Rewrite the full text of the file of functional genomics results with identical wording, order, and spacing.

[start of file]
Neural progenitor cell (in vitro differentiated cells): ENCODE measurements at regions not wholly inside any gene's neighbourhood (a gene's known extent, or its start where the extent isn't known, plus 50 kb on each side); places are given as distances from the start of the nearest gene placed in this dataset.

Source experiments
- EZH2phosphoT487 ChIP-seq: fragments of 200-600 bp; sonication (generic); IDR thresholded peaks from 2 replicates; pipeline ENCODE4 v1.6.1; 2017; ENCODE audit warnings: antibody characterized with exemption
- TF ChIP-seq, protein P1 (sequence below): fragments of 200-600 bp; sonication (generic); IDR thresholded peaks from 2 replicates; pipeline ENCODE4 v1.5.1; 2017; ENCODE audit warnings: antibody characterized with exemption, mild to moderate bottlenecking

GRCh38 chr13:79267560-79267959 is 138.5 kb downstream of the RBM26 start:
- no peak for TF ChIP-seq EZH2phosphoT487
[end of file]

Neural progenitor cell (in vitro differentiated cells): ENCODE measurements at regions not wholly inside any gene's neighbourhood (a gene's known extent, or its start where the extent isn't known, plus 50 kb on each side); places are given as distances from the start of the nearest gene placed in this dataset.

Source experiments
- EZH2phosphoT487 ChIP-seq: fragments of 200-600 bp; sonication (generic); IDR thresholded peaks from 2 replicates; pipeline ENCODE4 v1.6.1; 2017; ENCODE audit warnings: antibody characterized with exemption
- TF ChIP-seq, protein P1 (sequence below): fragments of 200-600 bp; sonication (generic); IDR thresholded peaks from 2 replicates; pipeline ENCODE4 v1.5.1; 2017; ENCODE audit warnings: antibody characterized with exemption, mild to moderate bottlenecking

GRCh38 chr13:79267560-79267959 is 138.5 kb downstream of the RBM26 start:
- no peak for TF ChIP-seq EZH2phosphoT487